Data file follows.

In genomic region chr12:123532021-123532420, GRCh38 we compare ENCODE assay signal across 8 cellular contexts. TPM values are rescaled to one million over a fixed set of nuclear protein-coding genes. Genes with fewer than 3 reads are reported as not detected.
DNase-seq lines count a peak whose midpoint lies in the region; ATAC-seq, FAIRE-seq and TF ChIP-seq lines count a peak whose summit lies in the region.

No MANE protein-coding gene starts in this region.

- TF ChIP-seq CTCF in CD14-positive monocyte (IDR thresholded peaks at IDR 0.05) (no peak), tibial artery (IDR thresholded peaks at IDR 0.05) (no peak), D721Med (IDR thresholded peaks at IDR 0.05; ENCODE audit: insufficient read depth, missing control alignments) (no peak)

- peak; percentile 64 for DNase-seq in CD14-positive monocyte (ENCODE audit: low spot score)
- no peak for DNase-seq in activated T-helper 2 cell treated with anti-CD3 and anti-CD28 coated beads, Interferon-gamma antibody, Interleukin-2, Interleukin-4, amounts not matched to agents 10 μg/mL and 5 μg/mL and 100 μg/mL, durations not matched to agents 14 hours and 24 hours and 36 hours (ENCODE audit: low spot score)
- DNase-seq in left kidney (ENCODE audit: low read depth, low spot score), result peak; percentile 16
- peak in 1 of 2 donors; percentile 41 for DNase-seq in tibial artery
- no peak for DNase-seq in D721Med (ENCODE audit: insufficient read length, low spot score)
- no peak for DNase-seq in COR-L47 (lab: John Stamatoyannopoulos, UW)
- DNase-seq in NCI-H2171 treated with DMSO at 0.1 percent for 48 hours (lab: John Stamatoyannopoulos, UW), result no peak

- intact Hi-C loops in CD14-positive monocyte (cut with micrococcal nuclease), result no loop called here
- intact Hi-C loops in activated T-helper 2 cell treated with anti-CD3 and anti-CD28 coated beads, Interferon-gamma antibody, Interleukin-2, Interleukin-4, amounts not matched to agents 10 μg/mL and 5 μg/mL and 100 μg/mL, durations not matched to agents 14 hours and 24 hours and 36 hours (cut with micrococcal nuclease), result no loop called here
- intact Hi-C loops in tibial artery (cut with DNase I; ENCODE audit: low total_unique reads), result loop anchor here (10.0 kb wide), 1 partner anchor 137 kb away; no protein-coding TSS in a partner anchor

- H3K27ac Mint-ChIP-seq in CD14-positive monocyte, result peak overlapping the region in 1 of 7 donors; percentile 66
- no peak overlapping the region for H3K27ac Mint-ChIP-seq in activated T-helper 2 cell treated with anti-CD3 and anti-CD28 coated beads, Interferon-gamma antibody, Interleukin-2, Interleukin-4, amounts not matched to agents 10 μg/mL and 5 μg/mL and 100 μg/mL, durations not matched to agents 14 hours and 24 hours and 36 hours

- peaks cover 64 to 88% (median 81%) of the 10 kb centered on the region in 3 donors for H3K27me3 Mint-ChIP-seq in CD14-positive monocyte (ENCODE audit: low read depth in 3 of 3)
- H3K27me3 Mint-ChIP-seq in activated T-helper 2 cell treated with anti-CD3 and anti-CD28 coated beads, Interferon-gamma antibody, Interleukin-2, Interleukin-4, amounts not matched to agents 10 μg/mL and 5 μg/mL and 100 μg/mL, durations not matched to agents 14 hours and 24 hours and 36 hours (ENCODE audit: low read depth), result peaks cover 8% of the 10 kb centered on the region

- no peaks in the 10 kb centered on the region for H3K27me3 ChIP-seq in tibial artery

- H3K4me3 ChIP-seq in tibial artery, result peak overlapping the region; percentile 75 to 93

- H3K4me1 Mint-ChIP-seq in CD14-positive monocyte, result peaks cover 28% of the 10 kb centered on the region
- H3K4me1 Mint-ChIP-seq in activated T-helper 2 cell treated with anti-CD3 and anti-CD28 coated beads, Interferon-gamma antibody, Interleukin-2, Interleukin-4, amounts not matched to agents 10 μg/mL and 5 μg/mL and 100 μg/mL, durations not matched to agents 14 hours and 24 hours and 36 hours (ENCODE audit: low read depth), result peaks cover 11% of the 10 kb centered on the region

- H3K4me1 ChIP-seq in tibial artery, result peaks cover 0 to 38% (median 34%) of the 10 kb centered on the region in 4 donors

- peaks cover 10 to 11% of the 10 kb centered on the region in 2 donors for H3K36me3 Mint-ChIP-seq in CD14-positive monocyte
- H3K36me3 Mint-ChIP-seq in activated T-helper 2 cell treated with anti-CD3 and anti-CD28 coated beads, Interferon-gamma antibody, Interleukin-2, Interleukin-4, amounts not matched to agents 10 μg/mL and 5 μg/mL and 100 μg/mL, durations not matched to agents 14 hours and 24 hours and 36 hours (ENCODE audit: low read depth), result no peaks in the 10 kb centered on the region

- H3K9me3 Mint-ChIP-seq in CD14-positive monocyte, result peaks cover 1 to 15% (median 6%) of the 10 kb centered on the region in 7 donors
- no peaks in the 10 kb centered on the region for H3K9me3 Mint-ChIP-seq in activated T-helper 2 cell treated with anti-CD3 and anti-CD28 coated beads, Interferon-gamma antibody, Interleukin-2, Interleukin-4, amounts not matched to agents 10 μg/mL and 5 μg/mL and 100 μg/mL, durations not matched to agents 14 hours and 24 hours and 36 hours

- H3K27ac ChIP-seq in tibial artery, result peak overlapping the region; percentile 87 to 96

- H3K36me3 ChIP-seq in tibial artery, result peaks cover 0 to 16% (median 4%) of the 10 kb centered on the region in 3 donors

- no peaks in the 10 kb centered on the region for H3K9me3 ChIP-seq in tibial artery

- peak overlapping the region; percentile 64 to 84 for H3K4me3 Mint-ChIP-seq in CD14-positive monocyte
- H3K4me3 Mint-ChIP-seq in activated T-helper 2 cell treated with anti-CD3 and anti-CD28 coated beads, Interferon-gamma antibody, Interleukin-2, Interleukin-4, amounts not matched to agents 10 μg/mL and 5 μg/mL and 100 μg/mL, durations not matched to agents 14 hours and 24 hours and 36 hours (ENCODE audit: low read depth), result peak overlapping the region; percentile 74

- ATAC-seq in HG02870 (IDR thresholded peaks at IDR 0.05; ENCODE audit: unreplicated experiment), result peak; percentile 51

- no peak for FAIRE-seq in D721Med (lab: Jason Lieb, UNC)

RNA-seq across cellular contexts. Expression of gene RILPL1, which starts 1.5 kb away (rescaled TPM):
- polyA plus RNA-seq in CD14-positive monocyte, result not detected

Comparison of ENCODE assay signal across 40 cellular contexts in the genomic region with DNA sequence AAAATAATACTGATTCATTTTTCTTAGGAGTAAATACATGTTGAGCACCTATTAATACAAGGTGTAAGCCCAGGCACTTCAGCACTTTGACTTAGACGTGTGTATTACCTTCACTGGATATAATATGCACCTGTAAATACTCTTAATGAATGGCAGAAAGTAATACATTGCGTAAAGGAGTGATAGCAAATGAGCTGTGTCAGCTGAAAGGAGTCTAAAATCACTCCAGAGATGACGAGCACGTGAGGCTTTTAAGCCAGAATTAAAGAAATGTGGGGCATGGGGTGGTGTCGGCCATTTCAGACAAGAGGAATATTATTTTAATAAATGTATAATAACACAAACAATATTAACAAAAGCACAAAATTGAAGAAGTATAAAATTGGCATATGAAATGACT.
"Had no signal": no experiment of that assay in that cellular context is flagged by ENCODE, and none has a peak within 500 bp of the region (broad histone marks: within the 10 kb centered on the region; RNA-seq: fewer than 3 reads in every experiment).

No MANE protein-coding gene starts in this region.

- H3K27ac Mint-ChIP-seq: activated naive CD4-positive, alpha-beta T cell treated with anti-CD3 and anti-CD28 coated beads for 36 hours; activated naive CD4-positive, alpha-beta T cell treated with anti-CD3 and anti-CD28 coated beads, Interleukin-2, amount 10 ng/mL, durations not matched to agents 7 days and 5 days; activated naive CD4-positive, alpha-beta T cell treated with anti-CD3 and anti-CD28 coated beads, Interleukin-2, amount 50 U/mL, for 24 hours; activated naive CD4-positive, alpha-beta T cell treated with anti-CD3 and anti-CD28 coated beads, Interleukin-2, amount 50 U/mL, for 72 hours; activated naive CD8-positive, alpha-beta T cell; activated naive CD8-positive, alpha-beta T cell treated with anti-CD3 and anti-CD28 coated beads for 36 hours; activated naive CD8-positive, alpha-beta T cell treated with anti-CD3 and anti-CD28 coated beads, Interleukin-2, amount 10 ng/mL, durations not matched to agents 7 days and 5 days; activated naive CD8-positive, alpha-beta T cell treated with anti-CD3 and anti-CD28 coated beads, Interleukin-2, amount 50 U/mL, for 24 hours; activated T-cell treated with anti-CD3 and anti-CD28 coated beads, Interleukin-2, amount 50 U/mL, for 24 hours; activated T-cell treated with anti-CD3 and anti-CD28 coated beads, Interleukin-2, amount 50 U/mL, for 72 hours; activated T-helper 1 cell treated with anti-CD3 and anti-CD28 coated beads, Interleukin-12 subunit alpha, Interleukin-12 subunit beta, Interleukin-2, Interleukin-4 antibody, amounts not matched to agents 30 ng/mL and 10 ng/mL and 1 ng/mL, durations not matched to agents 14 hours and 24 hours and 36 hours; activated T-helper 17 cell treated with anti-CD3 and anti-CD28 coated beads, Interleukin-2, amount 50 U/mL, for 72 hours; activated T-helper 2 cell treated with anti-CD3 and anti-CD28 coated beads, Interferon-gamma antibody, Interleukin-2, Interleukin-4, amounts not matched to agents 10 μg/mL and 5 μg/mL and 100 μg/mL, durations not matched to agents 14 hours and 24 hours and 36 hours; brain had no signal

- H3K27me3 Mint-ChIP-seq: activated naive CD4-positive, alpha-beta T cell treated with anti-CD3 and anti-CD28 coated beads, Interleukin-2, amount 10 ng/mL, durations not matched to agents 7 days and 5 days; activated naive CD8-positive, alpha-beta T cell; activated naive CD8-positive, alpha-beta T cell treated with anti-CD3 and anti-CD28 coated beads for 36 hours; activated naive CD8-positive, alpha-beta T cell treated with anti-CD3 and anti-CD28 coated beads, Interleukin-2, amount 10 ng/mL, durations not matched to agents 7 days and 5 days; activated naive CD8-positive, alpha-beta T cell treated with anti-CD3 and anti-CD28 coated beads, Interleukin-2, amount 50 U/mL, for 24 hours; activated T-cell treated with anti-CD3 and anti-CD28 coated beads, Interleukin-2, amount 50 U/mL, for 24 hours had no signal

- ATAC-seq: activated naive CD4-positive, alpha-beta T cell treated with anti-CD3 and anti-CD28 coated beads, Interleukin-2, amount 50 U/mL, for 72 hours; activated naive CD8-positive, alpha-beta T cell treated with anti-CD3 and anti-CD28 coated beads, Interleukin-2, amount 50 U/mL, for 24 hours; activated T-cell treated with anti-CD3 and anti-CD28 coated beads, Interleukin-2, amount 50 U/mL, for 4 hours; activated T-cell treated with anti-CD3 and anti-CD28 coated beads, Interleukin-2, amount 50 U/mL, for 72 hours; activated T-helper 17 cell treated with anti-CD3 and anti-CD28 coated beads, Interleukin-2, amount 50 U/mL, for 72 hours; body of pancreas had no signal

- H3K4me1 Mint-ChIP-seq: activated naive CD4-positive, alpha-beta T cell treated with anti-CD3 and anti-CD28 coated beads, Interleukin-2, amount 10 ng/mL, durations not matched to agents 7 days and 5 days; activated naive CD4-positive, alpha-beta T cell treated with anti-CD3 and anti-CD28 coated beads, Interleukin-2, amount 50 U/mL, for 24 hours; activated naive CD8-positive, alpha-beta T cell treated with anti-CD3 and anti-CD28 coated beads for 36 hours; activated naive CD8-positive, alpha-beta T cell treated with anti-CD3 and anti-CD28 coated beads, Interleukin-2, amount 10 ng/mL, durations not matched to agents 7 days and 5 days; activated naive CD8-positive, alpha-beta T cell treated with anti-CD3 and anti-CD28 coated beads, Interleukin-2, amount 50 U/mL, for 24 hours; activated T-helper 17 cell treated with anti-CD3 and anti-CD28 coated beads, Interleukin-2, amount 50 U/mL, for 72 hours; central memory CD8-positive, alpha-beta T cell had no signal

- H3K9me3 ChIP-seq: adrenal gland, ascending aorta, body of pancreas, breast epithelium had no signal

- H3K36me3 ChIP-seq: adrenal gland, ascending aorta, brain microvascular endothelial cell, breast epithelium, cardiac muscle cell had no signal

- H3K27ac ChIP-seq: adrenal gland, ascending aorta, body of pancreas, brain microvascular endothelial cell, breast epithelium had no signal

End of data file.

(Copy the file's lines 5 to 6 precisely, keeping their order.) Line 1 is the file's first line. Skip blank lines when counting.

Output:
- peak; percentile 64 for DNase-seq in CD14-positive monocyte (ENCODE audit: low spot score)
- no peak for DNase-seq in activated T-helper 2 cell treated with anti-CD3 and anti-CD28 coated beads, Interferon-gamma antibody, Interleukin-2, Interleukin-4, amounts not matched to agents 10 μg/mL and 5 μg/mL and 100 μg/mL, durations not matched to agents 14 hours and 24 hours and 36 hours (ENCODE audit: low spot score)